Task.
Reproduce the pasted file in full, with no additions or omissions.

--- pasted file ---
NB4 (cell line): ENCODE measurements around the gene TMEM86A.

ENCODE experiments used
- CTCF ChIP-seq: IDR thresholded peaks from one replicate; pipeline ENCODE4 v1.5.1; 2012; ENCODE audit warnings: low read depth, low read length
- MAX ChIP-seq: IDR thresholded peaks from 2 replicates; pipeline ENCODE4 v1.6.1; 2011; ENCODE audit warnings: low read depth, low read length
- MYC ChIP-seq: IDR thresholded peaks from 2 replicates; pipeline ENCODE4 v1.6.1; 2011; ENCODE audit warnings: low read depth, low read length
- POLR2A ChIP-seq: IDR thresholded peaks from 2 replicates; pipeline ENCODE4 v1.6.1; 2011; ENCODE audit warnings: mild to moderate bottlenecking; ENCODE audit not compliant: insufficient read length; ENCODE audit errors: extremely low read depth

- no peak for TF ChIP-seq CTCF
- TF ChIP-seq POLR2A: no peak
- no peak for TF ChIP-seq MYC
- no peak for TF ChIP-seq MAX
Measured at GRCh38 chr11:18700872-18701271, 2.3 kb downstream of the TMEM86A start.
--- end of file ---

NB4 (cell line): ENCODE measurements around the gene TMEM86A.

ENCODE experiments used
- CTCF ChIP-seq: IDR thresholded peaks from one replicate; pipeline ENCODE4 v1.5.1; 2012; ENCODE audit warnings: low read depth, low read length
- MAX ChIP-seq: IDR thresholded peaks from 2 replicates; pipeline ENCODE4 v1.6.1; 2011; ENCODE audit warnings: low read depth, low read length
- MYC ChIP-seq: IDR thresholded peaks from 2 replicates; pipeline ENCODE4 v1.6.1; 2011; ENCODE audit warnings: low read depth, low read length
- POLR2A ChIP-seq: IDR thresholded peaks from 2 replicates; pipeline ENCODE4 v1.6.1; 2011; ENCODE audit warnings: mild to moderate bottlenecking; ENCODE audit not compliant: insufficient read length; ENCODE audit errors: extremely low read depth

- no peak for TF ChIP-seq CTCF
- TF ChIP-seq POLR2A: no peak
- no peak for TF ChIP-seq MYC
- no peak for TF ChIP-seq MAX
Measured at GRCh38 chr11:18700872-18701271, 2.3 kb downstream of the TMEM86A start.